software for the MicroBooNE experiment. Here they stand inside the MicroBooNE 
time projection chamber.Photo: Reidar Hahn

Imagine your job is to analyze the data coming from Fermilab's MicroBooNE experiment. 

It wouldn't be an easy task. MicroBooNE has been designed specifically to follow up on the MiniBooNE experiment, which may have seen hints of a fourth type of neutrino, one that does not interact with matter in the same way as the three types we know about. The big clue to the possible existence of these particles is low-energy electrons.
But that experiment could not adequately separate the production of electrons from the production of photons, which would not indicate a new particle. MicroBooNE's detector, an 89-ton active volume liquid-argon time projection chamber, will be able to. To take advantage of this, every neutrino interaction in the chamber will have to be examined to determine if it created an electron or a photon.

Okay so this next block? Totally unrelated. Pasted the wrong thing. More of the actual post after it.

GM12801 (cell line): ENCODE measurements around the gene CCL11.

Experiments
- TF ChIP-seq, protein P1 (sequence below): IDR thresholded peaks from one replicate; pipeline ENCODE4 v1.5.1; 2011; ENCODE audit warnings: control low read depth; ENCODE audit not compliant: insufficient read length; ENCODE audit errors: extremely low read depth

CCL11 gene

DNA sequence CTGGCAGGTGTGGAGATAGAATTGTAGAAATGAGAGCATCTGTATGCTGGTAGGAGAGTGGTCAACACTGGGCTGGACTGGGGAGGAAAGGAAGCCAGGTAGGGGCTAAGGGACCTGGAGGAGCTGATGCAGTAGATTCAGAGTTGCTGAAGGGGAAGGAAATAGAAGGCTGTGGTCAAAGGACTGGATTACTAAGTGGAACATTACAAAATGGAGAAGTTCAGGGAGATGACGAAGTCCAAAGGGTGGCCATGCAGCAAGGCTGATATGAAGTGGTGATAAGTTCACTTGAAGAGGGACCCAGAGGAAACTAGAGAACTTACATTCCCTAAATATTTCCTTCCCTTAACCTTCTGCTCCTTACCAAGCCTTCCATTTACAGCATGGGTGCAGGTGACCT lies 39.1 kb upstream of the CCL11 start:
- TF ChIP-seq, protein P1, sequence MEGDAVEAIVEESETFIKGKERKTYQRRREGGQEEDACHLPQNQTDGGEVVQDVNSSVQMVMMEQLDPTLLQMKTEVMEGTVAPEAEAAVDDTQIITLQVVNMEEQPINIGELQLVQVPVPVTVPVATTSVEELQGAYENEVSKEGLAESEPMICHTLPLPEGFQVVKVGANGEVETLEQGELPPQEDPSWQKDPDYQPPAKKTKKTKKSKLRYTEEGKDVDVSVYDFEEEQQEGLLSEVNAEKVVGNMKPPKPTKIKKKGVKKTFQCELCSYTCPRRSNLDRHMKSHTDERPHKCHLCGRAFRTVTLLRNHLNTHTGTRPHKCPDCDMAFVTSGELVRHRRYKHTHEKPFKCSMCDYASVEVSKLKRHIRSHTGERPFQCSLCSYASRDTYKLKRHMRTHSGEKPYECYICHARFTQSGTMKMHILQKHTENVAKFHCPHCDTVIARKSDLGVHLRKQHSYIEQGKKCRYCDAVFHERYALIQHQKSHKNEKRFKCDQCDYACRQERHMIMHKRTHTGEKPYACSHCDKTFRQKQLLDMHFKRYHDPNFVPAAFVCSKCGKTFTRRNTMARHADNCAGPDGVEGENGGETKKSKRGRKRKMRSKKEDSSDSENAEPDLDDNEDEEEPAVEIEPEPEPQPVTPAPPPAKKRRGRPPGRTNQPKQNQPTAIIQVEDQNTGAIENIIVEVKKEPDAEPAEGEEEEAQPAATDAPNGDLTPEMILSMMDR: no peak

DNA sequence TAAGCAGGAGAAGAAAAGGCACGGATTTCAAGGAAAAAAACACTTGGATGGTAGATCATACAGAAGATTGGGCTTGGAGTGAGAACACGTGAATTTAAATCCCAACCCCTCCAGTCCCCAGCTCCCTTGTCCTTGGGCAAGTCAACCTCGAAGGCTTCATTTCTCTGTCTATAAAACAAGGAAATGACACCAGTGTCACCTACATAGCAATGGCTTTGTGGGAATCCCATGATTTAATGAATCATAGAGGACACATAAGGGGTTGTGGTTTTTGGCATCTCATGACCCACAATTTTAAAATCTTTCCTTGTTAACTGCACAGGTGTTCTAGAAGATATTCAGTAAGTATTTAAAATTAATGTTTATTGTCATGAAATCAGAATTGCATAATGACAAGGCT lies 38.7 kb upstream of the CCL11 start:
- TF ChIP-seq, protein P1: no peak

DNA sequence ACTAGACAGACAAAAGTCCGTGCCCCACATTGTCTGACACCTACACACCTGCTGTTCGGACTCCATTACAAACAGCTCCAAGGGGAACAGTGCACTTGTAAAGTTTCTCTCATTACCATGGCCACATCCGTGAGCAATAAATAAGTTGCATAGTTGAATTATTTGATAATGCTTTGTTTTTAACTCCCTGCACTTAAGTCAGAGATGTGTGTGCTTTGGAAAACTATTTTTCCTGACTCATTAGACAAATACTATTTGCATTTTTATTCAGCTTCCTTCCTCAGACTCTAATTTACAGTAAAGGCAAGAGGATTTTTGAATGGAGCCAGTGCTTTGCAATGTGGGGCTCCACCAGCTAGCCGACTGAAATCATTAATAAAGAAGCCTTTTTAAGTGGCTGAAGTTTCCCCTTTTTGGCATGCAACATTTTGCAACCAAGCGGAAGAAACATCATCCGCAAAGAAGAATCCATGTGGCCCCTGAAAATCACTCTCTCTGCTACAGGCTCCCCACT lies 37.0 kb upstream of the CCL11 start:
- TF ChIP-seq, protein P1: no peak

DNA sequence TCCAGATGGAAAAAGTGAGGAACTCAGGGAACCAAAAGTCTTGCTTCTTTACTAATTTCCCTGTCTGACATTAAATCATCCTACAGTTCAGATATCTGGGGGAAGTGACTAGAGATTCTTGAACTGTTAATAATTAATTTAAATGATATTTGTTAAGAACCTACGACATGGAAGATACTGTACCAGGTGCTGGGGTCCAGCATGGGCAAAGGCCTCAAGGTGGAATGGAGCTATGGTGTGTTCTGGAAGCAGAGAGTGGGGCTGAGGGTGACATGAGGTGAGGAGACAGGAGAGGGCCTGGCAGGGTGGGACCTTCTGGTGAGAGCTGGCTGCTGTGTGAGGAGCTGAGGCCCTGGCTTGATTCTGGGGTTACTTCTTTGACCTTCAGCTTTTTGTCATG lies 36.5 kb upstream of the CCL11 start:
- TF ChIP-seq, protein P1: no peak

And there will be a lot of interactions to study — the MicroBooNE collaboration expects to see activity in their detector once every 20 seconds, including nearly 150 neutrino interactions each day.
If all goes to plan, human operators won't have to worry about any of that. When MicroBooNE switches on next summer, it will sport one of the most sophisticated 3-D reconstruction software programs ever designed for a neutrino experiment.
According to Wesley Ketchum and Tingjun Yang, two postdocs leading the software development team at Fermilab, MicroBooNE's computers will be able to accurately reconstruct neutrino interactions and automatically filter the ones that create electrons. The key to accomplishing this lies in the design of the time projection chamber.

Continue to read on Fermilab Today 


Monday, December 9, 2013

La sezione d'urto "plettro-bicchiere"